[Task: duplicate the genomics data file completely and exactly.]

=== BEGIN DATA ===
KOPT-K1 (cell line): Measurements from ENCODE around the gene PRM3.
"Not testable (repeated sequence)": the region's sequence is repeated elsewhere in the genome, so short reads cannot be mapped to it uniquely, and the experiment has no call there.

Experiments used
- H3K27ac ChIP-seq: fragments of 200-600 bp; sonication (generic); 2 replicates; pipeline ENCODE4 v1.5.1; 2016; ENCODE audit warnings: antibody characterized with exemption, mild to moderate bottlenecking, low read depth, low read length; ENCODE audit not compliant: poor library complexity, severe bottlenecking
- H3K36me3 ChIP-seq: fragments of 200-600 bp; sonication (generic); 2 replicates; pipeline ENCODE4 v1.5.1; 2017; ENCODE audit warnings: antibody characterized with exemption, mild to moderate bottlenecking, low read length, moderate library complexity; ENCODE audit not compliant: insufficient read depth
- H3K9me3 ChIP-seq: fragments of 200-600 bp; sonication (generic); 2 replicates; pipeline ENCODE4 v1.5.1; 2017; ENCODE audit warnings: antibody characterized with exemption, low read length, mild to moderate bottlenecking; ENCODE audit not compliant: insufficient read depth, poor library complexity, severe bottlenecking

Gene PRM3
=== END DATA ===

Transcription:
KOPT-K1 (cell line): Measurements from ENCODE around the gene PRM3.
"Not testable (repeated sequence)": the region's sequence is repeated elsewhere in the genome, so short reads cannot be mapped to it uniquely, and the experiment has no call there.

Experiments used
- H3K27ac ChIP-seq: fragments of 200-600 bp; sonication (generic); 2 replicates; pipeline ENCODE4 v1.5.1; 2016; ENCODE audit warnings: antibody characterized with exemption, mild to moderate bottlenecking, low read depth, low read length; ENCODE audit not compliant: poor library complexity, severe bottlenecking
- H3K36me3 ChIP-seq: fragments of 200-600 bp; sonication (generic); 2 replicates; pipeline ENCODE4 v1.5.1; 2017; ENCODE audit warnings: antibody characterized with exemption, mild to moderate bottlenecking, low read length, moderate library complexity; ENCODE audit not compliant: insufficient read depth
- H3K9me3 ChIP-seq: fragments of 200-600 bp; sonication (generic); 2 replicates; pipeline ENCODE4 v1.5.1; 2017; ENCODE audit warnings: antibody characterized with exemption, low read length, mild to moderate bottlenecking; ENCODE audit not compliant: insufficient read depth, poor library complexity, severe bottlenecking

Gene PRM3